Cancer affects us all. Delivering the best outcomes for cancer patients is an absolute priority; we want every person with cancer to have the very best diagnosis, treatment and care.
That’s why we’re delivering the NHS Long Term Plan, which sets out how we will continue to transform cancer care, so that from 2028:
- an extra 55,000 people each year will survive for five years or more following their cancer diagnosis; and,
- three in four cancers (75%) will be diagnosed at an early stage.
The NHS Cancer Programme leads the delivery of the NHS Long Term Plan and you can find out more about our ambitions for cancer.
Help us help you
The COVID pandemic has changed everyday life for all of us, but our message is clear: cancer services are still open, and we want anybody who experiences worrying symptoms to come forward to NHS services.
One in every two people in this country will be told they have cancer at some point in their lives. Catching it early is key so we have a better chance to treat and cure cancer before it spreads. You can find a wealth of information, including symptom checkers on the nhs.uk website. It’s important to be aware of any unexplained changes to your body, such as the sudden appearance of a lump, blood in your urine, or a change to your usual bowel habits. If you have any of these symptoms, it’s important to get them checked out.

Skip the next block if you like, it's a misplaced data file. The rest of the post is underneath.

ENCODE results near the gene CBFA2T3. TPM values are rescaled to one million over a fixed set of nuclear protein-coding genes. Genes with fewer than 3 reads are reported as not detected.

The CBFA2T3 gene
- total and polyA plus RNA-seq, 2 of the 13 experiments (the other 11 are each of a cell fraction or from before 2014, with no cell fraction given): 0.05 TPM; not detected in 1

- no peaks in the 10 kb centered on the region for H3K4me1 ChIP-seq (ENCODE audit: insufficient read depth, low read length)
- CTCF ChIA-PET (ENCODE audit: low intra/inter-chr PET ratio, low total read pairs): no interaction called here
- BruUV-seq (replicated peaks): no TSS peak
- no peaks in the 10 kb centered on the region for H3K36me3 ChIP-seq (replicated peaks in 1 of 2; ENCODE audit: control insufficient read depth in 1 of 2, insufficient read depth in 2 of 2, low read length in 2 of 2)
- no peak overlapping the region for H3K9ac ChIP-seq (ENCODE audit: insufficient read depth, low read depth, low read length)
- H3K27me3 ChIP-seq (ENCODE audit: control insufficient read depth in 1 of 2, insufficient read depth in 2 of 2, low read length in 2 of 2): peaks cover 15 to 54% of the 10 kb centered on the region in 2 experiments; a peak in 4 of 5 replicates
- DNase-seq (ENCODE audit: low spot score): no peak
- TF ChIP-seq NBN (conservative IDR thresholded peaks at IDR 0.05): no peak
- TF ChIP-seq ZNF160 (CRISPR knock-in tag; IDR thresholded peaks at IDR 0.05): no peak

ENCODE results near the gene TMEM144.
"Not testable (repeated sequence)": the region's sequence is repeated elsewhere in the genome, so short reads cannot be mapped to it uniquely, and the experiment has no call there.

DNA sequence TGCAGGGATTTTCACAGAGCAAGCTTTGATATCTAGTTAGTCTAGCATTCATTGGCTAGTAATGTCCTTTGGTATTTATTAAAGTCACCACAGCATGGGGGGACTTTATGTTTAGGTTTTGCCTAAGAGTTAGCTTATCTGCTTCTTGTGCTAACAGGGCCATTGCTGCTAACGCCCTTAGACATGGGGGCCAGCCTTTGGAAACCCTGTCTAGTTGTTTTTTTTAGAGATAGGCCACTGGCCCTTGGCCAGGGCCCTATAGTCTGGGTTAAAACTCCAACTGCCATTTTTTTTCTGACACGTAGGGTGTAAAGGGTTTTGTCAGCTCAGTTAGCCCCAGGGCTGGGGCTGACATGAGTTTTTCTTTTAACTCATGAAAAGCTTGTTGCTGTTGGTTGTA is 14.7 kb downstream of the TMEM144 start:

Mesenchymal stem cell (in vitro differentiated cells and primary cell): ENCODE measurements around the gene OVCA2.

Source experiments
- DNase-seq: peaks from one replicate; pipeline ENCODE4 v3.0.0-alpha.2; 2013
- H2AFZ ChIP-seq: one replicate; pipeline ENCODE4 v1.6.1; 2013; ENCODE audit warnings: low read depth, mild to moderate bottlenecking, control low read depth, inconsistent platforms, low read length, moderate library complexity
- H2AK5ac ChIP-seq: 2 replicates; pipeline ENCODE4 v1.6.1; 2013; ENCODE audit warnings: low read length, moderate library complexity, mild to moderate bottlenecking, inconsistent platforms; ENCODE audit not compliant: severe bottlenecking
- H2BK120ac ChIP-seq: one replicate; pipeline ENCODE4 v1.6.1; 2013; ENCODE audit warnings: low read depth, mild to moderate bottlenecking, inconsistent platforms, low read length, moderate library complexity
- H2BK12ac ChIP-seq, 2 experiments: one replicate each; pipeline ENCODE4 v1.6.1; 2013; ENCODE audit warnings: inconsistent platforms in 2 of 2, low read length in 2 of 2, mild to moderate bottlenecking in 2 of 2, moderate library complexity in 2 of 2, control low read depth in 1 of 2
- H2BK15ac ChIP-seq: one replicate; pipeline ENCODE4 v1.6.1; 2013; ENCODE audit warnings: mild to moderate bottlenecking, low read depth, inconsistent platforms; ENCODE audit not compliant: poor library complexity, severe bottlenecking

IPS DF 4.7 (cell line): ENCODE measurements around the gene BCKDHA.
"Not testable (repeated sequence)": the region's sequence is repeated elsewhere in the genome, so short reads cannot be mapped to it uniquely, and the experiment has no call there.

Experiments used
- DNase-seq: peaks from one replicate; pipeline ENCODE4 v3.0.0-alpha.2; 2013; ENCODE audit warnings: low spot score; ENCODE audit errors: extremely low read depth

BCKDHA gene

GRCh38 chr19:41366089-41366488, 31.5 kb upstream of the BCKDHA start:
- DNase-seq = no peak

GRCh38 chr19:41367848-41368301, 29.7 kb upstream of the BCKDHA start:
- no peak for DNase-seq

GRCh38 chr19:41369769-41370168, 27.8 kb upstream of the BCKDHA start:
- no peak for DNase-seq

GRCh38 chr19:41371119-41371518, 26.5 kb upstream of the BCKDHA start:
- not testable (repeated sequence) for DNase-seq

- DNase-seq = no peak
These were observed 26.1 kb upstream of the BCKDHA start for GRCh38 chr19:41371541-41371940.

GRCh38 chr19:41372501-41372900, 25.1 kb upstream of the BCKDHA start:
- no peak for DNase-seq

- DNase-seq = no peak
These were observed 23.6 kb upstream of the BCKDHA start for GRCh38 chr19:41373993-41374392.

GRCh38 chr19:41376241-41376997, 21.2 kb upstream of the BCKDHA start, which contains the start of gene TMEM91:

The NHS Long Term Plan for Cancer – our key achievements at a glance
We have invested £150 million in new diagnostic capacity. New ways of working, innovation and creative approaches to medicines and surgery have also been introduced to provide safer treatment for patients during COVID and keep systems open and working as efficiently as possible.
We have accelerated the introduction of innovations such as capsule colon endoscopy (a camera in a capsule swallowed by the patient instead of having to undergo an endoscopy) to help prioritise patients for treatment.
Rapid Diagnostic Centre pathways (RDCs) are being established across England to offer access to multiple tests for people with cancer symptoms. Cancer Alliances are using the RDC pathway model to improve the diagnostic experience for patients and to provide faster diagnosis.
Targeted Lung Health Check projects are diagnosing more lung cancers earlier in high-risk communities. We are continuing to expand this programme to more places with high mortality from lung cancer.
We have rolled out a new, improved test into the bowel screening programme, which is simpler for patients to use at home. Find out more about the FIT test and the signs and symptoms of bowel cancer
The NHS Cervical Screening Programme has introduced human papillomavirus (HPV) as the primary screening test across the whole of England. Screening for high-risk strains of the virus means it can be monitored and any cell changes can be spotted early on, which could prevent around 600 additional cancers a year.